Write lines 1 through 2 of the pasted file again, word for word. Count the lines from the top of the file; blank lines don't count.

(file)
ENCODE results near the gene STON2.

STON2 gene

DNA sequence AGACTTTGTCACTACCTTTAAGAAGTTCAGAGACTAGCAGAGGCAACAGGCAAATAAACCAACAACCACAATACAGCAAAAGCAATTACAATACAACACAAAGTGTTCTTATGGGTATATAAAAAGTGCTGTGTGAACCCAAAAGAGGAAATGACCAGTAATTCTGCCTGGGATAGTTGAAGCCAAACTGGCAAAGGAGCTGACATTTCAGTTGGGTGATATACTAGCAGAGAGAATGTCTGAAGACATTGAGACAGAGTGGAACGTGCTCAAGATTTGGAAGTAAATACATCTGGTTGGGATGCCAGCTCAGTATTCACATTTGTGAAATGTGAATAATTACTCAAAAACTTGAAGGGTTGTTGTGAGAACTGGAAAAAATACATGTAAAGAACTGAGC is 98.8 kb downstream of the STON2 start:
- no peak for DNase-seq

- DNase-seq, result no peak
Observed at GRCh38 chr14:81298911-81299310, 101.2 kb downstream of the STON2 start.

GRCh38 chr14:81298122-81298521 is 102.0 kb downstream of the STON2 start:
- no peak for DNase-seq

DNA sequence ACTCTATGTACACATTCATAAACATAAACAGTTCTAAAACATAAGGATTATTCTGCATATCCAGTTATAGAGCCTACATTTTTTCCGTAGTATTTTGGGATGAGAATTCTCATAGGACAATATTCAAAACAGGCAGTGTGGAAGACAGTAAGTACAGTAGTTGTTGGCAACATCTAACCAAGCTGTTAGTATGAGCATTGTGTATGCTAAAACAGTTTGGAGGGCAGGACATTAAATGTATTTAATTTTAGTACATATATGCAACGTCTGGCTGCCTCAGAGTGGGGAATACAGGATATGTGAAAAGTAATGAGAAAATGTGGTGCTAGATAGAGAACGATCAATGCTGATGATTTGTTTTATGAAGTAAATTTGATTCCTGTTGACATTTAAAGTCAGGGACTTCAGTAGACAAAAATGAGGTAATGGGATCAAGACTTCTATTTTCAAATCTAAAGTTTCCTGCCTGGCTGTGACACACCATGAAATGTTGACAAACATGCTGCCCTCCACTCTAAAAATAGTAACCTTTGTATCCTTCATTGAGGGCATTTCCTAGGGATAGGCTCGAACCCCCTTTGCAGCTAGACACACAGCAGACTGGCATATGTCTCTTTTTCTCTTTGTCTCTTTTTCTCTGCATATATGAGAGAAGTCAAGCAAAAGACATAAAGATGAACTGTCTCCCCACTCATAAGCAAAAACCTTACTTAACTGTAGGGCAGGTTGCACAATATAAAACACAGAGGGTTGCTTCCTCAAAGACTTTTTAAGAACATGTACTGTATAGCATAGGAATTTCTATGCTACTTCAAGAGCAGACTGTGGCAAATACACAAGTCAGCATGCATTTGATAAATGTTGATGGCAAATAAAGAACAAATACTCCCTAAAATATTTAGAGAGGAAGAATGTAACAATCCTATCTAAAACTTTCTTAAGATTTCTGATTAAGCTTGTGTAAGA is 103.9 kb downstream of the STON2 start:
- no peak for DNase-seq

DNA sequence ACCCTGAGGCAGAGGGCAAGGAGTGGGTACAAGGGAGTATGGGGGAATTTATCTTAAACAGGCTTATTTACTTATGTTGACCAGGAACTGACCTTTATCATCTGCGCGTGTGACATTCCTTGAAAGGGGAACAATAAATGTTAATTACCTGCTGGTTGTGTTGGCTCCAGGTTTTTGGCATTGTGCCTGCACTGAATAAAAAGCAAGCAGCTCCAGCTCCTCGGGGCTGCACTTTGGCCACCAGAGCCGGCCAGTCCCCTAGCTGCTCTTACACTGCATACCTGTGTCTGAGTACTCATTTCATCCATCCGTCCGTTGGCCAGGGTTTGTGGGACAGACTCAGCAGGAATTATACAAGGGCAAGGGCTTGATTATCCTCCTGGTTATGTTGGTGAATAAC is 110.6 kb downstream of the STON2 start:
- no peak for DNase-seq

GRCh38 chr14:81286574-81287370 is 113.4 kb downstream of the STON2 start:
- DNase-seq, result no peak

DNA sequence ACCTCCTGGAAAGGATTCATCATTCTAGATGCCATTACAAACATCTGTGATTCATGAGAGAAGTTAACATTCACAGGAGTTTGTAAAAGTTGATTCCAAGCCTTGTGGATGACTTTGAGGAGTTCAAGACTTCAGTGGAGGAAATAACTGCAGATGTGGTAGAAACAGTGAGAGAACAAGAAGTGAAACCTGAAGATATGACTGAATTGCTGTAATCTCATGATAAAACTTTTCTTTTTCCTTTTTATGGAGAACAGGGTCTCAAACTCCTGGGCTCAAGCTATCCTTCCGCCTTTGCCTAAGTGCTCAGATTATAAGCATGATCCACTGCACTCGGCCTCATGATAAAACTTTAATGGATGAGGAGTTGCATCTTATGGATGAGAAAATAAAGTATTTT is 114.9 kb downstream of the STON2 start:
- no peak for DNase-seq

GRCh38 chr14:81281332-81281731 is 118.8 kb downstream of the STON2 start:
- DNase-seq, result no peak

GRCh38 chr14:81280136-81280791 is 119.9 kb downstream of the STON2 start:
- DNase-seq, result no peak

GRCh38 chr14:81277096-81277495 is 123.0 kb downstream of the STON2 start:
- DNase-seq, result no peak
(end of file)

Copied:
ENCODE results near the gene STON2.

STON2 gene